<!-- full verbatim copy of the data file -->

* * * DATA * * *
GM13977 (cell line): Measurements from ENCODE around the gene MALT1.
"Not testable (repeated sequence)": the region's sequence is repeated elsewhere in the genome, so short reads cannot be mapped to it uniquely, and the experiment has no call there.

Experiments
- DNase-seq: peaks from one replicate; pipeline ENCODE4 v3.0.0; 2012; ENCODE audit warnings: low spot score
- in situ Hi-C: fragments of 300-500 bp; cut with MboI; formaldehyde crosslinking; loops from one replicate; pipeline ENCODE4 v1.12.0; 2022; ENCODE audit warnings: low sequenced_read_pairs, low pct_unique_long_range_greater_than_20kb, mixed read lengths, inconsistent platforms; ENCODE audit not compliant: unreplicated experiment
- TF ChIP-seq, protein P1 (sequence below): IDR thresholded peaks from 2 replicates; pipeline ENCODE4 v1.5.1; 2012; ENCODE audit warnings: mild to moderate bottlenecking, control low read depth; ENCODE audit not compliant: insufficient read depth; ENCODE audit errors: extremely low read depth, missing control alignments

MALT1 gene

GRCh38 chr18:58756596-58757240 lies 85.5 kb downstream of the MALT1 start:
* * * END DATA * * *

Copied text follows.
GM13977 (cell line): Measurements from ENCODE around the gene MALT1.
"Not testable (repeated sequence)": the region's sequence is repeated elsewhere in the genome, so short reads cannot be mapped to it uniquely, and the experiment has no call there.

Experiments
- DNase-seq: peaks from one replicate; pipeline ENCODE4 v3.0.0; 2012; ENCODE audit warnings: low spot score
- in situ Hi-C: fragments of 300-500 bp; cut with MboI; formaldehyde crosslinking; loops from one replicate; pipeline ENCODE4 v1.12.0; 2022; ENCODE audit warnings: low sequenced_read_pairs, low pct_unique_long_range_greater_than_20kb, mixed read lengths, inconsistent platforms; ENCODE audit not compliant: unreplicated experiment
- TF ChIP-seq, protein P1 (sequence below): IDR thresholded peaks from 2 replicates; pipeline ENCODE4 v1.5.1; 2012; ENCODE audit warnings: mild to moderate bottlenecking, control low read depth; ENCODE audit not compliant: insufficient read depth; ENCODE audit errors: extremely low read depth, missing control alignments

MALT1 gene

GRCh38 chr18:58756596-58757240 lies 85.5 kb downstream of the MALT1 start: